On the eve of 2009, the President of the People’s Republic of China and General Secretary of the Chinese Communist Party (CCP) Central Committee, Hu Jintao, delivered a capstone speech commemorating the 30th anniversary of the “Message to Compatriots in Taiwan” (Xinhua News Agency, December 31, 2008). The message was first issued by the Standing Committee of the National People’s Congress (NPC) on January 1, 1979, which marked the Communist party’s ‘abandonment’ of its pledge for the ‘armed liberation’ (wuli jiefang) of Taiwan to the island’s ‘peaceful liberation’ (heping jiefang). The 1979 message was the CCP’s first appeal to the Kuomintang (KMT) on Taiwan for an end to hostile confrontation and tension across the Taiwan Strait, and marked the beginning of Beijing’s ‘peaceful unification’ (heping tongyi) strategy. Thirty years later, Hu’s commemorative speech, which coincided with the country’s 30th anniversary of opening up and economic reform spearheaded by the late patriarch, Deng Xiaoping, included a six-point proposal that Chinese analysts and official media are waxing lyrical with praise, calling it a harbinger for peace in the Taiwan Strait (Xinhua News Agency, January 7).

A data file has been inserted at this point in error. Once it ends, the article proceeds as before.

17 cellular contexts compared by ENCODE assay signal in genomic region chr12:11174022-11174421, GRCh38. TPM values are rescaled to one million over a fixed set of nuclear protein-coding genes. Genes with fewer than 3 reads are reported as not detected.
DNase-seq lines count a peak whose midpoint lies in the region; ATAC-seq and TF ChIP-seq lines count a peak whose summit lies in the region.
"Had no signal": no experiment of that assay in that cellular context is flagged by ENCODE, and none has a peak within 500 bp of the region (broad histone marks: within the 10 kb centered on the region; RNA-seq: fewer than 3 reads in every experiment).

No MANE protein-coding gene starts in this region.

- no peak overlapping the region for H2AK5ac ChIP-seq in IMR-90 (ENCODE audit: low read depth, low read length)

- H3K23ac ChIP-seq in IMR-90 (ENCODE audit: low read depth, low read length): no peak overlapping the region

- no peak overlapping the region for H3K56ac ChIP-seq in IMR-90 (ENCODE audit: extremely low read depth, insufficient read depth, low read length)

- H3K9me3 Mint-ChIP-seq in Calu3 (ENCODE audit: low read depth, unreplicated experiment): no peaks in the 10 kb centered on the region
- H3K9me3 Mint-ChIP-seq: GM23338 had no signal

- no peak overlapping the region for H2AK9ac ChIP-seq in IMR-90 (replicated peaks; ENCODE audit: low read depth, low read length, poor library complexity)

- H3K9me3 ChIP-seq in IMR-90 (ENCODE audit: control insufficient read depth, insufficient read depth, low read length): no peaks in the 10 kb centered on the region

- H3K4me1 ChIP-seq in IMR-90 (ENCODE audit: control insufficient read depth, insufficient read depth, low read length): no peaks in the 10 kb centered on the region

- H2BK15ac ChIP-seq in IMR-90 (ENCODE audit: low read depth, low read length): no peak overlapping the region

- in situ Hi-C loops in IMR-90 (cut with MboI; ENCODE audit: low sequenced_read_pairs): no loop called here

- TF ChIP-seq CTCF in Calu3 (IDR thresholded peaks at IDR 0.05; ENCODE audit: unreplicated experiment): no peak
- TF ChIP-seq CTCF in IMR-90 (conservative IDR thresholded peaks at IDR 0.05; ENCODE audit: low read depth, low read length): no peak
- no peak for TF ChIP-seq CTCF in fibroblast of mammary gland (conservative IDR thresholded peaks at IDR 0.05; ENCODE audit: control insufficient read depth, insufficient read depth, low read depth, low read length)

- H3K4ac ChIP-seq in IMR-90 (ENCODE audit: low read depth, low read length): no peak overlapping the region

The ‘six-points’ outlined in Hu’s speech are: “1) firm adherence to the ‘one China’ principle; 2) strengthening commercial ties, including negotiating an economic cooperation agreement; 3) promoting personnel exchanges; 4) stressing common cultural links between the two sides; 5) allowing Taiwan’s ‘reasonable’ participation in global organizations and 6) negotiating a peace agreement” (Straits Times, January 2).